For those of you attending the NADA convention January 24 – 27 in New Orleans, I will be leading a fixed ops workshop again this year. The workshop will be presented twice on Friday afternoon and again on Sunday afternoon. I hope you’ll be able to attend; I’d appreciate the opportunity to meet you in person.
Then on February 12 at noon (central) I’ll be leading a free webinar on the same topic. If you’d like to attend, email me at firstname.lastname@example.org and I’ll get you registered.
The article below is a quick synopsis of the workshop and the webinar. See you soon in New Orleans or online!
Dealers, general managers, fixed ops directors, and mid-level managers are bombarded with so much data that it’s often hard to discern what’s really important. Over the past 32 years, I’ve evaluated hundreds of fixed ops departments; some good, some bad, and some ugly. After all this analysis, I’ve boiled it down to seven Key Performance Indicators that will tell you exactly where you stand—and more importantly, where your growth opportunities are located.
This is not complicated; in fact, the older I get, the more I’m gravitating toward simplicity. If you’ve been in the automotive industry for any length of time, you’ve probably already heard of most of these performance indicators. In order to see how you stack up when compared to other dealers, please see the benchmarks graphic accompanying this article.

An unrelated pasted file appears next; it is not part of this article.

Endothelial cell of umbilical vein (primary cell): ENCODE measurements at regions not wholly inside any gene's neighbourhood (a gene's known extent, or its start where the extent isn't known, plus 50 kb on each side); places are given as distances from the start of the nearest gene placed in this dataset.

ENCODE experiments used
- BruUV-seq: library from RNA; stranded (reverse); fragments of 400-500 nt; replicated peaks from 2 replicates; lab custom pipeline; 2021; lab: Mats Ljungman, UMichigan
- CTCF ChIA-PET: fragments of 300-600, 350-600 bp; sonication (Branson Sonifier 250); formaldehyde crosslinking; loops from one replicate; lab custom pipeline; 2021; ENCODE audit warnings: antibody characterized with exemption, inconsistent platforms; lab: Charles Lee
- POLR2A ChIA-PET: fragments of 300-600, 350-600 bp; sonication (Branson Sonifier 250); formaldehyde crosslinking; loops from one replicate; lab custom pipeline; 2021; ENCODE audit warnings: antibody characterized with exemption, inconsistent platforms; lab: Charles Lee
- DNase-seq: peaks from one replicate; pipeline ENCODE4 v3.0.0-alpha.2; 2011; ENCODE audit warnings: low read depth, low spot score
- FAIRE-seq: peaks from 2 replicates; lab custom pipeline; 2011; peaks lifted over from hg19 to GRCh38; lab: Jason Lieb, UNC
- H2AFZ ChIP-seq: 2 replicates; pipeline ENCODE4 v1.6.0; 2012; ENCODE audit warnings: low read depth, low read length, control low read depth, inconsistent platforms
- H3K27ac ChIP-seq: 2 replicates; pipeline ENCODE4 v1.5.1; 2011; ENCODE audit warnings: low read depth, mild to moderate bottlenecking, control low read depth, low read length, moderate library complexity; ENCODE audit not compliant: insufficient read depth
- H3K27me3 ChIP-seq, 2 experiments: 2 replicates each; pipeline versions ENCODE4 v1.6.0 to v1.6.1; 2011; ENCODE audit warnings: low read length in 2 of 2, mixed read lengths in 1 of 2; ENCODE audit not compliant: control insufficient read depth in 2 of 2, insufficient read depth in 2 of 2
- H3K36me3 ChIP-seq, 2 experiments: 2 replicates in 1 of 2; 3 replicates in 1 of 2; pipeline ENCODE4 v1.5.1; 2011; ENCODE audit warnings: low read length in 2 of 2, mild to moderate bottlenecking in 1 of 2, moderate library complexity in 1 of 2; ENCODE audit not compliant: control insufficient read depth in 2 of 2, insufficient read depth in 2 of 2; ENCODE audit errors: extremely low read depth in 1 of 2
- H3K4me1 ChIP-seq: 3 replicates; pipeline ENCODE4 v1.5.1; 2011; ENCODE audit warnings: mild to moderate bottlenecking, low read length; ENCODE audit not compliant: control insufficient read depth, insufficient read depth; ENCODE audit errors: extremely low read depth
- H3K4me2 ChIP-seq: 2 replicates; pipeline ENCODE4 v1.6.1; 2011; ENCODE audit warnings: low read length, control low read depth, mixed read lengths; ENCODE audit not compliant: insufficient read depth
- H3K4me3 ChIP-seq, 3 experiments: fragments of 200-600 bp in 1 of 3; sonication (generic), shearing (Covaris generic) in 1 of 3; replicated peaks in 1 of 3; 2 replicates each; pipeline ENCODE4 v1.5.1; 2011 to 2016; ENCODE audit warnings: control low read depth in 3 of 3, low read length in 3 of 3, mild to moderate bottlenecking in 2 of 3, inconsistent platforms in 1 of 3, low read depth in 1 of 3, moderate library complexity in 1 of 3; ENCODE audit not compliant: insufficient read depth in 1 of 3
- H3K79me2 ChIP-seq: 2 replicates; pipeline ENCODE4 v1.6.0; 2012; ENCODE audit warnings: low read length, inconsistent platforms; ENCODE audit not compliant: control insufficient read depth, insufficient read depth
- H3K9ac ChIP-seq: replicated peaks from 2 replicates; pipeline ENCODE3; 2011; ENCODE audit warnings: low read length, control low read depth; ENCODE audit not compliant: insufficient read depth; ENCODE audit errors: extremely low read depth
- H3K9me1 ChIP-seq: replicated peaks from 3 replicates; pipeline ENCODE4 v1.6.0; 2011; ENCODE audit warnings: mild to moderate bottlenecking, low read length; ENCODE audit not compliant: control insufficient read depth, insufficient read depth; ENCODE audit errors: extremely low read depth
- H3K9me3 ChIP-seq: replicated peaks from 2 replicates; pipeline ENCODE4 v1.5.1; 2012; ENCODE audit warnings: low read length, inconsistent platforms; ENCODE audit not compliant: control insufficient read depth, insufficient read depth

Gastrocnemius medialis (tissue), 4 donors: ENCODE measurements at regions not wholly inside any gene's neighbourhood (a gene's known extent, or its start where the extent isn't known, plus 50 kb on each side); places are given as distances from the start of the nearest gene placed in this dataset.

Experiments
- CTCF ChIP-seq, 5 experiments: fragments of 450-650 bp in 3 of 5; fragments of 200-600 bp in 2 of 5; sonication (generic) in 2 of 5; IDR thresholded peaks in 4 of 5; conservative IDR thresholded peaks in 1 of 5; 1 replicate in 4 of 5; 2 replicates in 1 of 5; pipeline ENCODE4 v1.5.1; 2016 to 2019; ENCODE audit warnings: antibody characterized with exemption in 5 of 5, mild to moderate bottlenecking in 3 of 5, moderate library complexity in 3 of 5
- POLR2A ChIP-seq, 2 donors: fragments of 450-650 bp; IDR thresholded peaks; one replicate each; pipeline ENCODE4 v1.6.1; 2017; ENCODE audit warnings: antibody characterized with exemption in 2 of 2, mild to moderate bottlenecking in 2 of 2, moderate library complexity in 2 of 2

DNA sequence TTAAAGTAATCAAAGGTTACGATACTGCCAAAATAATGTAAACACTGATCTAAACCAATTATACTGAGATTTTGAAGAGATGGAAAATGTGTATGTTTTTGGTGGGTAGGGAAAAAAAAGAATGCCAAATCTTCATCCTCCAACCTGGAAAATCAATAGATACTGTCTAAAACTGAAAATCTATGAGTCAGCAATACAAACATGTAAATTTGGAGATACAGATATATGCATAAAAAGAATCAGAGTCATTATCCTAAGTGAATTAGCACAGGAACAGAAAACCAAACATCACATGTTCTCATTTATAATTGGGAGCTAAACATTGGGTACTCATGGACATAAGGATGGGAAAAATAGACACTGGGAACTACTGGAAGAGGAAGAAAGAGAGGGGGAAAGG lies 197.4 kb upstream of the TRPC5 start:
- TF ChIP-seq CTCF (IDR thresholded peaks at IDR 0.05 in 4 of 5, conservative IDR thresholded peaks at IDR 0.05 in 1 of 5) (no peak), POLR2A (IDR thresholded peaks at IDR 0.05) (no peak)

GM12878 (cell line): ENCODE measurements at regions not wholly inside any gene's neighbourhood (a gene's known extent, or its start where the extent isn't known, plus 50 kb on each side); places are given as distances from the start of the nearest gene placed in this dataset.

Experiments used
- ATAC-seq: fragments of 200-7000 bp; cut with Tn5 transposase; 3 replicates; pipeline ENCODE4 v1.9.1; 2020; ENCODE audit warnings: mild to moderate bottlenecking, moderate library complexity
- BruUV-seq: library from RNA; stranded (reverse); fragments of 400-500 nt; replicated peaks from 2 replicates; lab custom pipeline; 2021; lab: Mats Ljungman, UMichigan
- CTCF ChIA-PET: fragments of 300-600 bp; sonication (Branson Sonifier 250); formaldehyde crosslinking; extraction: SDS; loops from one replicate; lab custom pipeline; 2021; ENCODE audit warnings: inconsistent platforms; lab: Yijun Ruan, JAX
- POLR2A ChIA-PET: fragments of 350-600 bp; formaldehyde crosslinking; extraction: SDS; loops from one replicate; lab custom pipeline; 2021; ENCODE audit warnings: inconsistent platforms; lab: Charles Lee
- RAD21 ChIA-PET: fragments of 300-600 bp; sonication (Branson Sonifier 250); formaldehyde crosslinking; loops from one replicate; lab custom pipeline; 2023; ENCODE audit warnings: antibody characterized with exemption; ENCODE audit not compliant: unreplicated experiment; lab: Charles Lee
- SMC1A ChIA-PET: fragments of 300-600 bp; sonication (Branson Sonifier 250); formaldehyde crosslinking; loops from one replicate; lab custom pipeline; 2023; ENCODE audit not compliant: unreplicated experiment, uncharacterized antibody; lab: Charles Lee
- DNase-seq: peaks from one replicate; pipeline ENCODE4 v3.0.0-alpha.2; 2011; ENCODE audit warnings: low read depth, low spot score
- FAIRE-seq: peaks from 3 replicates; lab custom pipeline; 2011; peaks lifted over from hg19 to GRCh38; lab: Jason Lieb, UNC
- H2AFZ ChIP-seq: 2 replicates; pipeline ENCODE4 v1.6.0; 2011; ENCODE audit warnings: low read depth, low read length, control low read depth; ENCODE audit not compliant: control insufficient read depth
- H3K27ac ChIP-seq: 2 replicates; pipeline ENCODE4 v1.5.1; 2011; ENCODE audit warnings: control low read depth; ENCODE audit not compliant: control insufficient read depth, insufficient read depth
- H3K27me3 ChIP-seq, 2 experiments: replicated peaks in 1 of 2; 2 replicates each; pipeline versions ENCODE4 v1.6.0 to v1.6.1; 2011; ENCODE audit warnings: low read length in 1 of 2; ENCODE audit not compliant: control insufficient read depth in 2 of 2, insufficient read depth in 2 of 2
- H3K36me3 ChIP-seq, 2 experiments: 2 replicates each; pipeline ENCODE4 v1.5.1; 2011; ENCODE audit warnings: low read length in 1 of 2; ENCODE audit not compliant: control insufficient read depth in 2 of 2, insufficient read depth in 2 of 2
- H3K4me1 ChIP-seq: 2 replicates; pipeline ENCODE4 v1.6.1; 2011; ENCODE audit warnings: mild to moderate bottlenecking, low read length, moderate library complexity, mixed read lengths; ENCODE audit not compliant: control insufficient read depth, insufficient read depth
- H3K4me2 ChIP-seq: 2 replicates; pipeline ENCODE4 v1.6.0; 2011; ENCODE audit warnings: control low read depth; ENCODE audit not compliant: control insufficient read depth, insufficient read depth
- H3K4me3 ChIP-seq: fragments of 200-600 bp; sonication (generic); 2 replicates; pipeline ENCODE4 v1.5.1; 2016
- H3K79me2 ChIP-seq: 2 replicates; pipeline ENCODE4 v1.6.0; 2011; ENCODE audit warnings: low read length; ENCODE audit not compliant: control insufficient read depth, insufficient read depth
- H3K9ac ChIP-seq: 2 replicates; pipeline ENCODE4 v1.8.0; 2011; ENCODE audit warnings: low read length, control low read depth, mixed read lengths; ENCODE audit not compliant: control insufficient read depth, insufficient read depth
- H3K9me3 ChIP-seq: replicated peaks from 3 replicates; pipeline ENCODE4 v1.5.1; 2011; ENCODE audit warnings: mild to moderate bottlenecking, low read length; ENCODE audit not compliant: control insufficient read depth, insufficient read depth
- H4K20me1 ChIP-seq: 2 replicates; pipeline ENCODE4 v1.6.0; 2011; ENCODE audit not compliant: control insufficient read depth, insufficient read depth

Customer-Pay Maintenance Penetration
The Math: Maintenance Services Sold ÷ Total Customer-Pay ROs
The Example: 275 Maintenances ÷ 1,000 CP ROs = 27.5%
The Significance: This is the quickest indicator of the health of your service sales staff. In baseball terms, it is your batting average: number of hits divided by the number of times you were at bat. Your service advisors have one primary job: to sell service! This KPI will show you how they’re doing.
Overall Shop Work Mix
The Math: RO Type (warranty, internal, or customer-pay) ÷ Total ROs
The Example: 350 Customer-Pay ROs ÷ 1,000 Total RO Count = 35% CP ROs
The Significance: Warranty revenue comes from your manufacturer and is an unreliable revenue stream. Internal revenue comes from your own variable operations department and is just taking money out of one pocket and putting it in another. But customer-pay revenue is fresh money coming into your dealership and it is virtually unlimited. The more customer-pay revenue, the better.
Customer-Pay Work Mix
The Math: Type of Hours (oil change, repair, or maintenance) ÷ Total Customer-Pay Hours
The Example: 500 Maintenance Hours ÷ 1,500 Total CP Hours = 33% Maintenance Hours
The Significance: Oil changes only happen so often and they are low-profit services. Your opportunity to repair a vehicle only happens when something breaks. Therefore, if your primary source of revenue is fixing broken stuff, then your people have to sit around hoping some of your customers have a breakdown. However, preventive maintenance is a consistent revenue stream that isn’t dependent on fate, but rather comes about due to your advisors’ proactive selling-skills. Fate or selling-skills…which will produce the highest revenue? (I’ll take skill over fate any day!)